Now let's imagine that a large number of sites unrelated to "pirated" files, but sympathetic to free speech concerns, decided that they'd each list (on a sort of "by the way" basis) just a few -- perhaps even one each -- IP address links to "forbidden" material at those repositories (perhaps in a tiny font at the bottom of their home pages) open to Google and other search engine spidering.

What do we now have? It would seem we have a vast, distributed index that could be used to access censored materials despite government DNS takedown orders and the removal of primary linking sites from search results (also under government order).

Under this model, if you go to your favorite search engine looking for a particular movie (or whatever censored materials are of interest), you'll still likely find lots of results that lead to those forbidden repositories, even though no sites acting primarily to distribute those links are involved!

The reaction of censorship proponents would seem predictable -- they would demand that Google and other search engines remove pages/sites from search results even if there's a single mention of a link leading to "offending" material, regardless of the other data on those pages and sites.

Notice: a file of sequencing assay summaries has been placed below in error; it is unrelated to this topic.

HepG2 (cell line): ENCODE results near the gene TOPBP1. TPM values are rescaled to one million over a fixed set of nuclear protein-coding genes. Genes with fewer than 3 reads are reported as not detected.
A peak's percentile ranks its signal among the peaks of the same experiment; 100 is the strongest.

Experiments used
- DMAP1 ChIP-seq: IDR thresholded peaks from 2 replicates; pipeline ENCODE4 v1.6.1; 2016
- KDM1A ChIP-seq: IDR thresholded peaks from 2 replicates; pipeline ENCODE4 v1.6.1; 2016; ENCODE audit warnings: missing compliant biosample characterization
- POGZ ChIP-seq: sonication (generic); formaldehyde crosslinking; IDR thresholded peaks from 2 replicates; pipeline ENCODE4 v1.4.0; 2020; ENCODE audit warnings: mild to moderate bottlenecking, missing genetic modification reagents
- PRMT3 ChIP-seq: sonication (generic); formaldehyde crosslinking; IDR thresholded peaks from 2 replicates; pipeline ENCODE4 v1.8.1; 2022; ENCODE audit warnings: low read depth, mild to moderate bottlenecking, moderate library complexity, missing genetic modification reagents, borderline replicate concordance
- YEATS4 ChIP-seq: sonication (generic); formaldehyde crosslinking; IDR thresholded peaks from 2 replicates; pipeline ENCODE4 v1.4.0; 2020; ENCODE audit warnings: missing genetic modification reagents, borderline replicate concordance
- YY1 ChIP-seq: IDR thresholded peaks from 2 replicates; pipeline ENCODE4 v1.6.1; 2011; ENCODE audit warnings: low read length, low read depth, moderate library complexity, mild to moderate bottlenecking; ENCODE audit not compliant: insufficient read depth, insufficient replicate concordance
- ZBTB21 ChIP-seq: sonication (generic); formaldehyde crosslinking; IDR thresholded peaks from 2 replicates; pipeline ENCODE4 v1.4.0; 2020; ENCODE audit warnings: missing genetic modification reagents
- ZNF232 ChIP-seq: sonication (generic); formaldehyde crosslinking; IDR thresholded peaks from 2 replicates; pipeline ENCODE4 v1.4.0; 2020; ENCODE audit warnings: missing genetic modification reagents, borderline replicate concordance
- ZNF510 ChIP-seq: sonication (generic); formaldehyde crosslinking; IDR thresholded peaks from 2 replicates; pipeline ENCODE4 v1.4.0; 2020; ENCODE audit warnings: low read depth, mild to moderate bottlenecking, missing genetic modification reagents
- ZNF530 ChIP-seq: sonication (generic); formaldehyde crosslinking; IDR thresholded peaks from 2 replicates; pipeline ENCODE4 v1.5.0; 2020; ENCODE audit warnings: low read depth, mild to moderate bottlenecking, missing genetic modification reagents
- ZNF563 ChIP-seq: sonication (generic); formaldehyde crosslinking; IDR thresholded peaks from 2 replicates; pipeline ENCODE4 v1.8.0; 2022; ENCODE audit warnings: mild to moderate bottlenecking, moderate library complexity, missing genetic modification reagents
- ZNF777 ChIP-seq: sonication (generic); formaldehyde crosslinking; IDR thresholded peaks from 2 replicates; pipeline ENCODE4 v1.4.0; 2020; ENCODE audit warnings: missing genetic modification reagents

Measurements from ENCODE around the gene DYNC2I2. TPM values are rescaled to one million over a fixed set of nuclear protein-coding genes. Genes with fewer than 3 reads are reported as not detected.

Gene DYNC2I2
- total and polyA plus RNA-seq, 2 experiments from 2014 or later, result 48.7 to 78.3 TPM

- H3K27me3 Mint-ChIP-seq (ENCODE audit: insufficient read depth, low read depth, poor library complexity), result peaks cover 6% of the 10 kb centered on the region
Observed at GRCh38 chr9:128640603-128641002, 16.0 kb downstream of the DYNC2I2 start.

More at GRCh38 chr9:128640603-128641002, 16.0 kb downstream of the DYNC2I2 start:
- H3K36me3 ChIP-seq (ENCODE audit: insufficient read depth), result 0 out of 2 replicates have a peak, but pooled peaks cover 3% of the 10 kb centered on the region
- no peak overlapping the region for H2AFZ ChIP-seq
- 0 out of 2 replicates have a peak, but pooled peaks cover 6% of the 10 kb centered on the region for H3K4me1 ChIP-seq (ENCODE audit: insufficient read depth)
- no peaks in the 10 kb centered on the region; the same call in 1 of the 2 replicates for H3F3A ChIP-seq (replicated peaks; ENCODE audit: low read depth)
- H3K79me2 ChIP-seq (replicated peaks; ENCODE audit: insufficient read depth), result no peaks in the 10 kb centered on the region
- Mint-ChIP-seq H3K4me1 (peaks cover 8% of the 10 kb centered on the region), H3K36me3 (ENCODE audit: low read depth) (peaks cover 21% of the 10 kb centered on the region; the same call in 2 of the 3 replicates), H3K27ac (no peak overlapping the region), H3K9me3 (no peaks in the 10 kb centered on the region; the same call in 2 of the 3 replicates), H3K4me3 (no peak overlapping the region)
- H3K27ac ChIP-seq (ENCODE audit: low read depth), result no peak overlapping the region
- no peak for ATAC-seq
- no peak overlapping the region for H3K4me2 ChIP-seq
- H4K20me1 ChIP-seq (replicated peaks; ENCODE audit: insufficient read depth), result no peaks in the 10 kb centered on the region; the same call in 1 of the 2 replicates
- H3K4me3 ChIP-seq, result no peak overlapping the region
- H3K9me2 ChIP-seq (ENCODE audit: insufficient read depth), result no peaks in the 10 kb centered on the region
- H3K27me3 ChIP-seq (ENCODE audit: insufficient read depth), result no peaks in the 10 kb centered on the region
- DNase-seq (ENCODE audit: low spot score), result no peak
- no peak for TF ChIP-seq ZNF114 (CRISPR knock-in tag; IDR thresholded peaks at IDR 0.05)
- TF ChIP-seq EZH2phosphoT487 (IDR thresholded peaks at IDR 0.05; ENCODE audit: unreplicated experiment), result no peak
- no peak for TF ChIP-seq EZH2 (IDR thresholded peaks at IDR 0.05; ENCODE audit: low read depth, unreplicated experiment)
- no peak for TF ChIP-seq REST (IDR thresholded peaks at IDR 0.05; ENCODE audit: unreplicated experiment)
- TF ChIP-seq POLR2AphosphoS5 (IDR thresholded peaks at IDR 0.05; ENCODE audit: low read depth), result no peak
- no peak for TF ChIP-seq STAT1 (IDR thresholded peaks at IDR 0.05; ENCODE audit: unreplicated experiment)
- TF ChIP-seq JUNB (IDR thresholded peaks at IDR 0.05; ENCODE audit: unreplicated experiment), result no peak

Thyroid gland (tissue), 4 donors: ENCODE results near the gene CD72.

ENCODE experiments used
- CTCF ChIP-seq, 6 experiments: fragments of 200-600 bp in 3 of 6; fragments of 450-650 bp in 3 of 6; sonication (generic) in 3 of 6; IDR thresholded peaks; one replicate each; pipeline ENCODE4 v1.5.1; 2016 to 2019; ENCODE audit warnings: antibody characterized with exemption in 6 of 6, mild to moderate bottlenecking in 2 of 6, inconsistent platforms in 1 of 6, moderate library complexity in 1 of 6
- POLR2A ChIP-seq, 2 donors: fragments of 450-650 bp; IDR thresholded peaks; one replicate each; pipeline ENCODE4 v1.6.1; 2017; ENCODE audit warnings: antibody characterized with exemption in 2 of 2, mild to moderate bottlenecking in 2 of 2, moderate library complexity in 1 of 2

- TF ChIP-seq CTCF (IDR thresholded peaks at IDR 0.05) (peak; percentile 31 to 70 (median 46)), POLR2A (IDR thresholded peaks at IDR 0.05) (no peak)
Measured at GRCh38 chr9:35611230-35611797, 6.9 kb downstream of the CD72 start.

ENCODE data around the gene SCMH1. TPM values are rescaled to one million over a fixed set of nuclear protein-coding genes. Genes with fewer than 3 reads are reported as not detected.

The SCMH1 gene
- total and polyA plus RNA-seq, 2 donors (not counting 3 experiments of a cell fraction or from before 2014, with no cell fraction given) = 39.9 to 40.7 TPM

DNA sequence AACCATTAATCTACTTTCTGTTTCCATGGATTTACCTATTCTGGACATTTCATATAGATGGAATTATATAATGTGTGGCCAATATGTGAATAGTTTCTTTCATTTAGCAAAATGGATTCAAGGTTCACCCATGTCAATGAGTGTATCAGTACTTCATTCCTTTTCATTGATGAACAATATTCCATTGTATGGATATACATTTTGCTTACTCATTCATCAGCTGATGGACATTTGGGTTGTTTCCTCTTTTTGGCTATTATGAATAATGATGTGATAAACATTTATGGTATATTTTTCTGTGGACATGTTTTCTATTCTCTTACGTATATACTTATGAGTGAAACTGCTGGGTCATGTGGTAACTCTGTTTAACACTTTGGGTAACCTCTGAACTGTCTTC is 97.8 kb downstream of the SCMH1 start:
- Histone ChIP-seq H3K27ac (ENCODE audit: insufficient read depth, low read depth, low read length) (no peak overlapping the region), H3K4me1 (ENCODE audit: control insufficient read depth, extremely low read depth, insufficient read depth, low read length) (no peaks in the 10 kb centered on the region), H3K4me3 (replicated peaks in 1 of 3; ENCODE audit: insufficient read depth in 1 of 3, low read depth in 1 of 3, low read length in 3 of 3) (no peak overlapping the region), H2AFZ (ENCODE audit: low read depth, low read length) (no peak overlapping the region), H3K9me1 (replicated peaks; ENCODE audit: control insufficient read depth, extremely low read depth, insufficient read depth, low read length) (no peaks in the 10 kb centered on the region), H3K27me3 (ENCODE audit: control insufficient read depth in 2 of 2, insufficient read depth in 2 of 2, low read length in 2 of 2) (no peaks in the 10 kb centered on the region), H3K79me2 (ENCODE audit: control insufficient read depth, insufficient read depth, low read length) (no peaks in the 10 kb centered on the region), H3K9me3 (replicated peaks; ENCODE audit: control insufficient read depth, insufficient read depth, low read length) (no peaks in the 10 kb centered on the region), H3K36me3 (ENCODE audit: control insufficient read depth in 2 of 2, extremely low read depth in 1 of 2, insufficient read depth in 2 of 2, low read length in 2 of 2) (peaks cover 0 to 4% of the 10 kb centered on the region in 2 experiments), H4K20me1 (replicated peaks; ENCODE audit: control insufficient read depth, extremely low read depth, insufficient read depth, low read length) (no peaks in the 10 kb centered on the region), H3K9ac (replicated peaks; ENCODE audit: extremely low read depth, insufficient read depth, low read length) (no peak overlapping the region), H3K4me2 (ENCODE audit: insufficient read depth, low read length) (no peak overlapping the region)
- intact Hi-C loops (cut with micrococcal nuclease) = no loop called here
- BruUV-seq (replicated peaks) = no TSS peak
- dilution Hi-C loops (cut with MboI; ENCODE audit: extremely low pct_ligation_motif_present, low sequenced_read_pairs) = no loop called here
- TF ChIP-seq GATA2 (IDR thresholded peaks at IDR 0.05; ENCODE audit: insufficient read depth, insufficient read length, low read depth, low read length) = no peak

In other words, proponents would demand a vast expansion of site censorship with enormous collateral effects, by moving from a "primarily engaged in" to a "merest mention of" approach -- with Google and other search engines the focus of their demands.

Combine this scenario with the likely expansion of topics where censorship will be demanded, plus the ability of sites to rapidly alter their configurations to fight back against such demands, and we have all of the necessary components for Internet freedom of speech wars without end.

This demonstrates that search engines are crucial agents toward helping to assure free speech on the Net, and so will be under constant attack by those forces who wish to restrict speech in ever more numerous ways.

It's crucial to push back on censorship attempts -- even those wrapped in the flag of ostensibly laudable motives -- and particularly when governments endeavor to convert search sites into customized censorship engines.

Anyone who publicly joins this battle for Internet free speech is likely to be falsely branded as a supporter of piracy and evil. But in fact, censorship, especially government ordered censorship, is an ultimate evil unto itself, and restrictions on speech can normally only be reasonably justified in extreme and imminent cases of public safety -- and even then, history shows us that the "public safety" excuse has often been abused by governments around the world.

Ultimately, the way to make the world better is with more reality, more information, more knowledge. Unmuzzled truth will almost always triumph over evil in the long run. That's why so many special interests try to keep that muzzle firmly in place.

And that's why fighting for free speech on the Internet is so very important for us all.


Posted by Lauren at November 17, 2011 11:50 AM | Permalink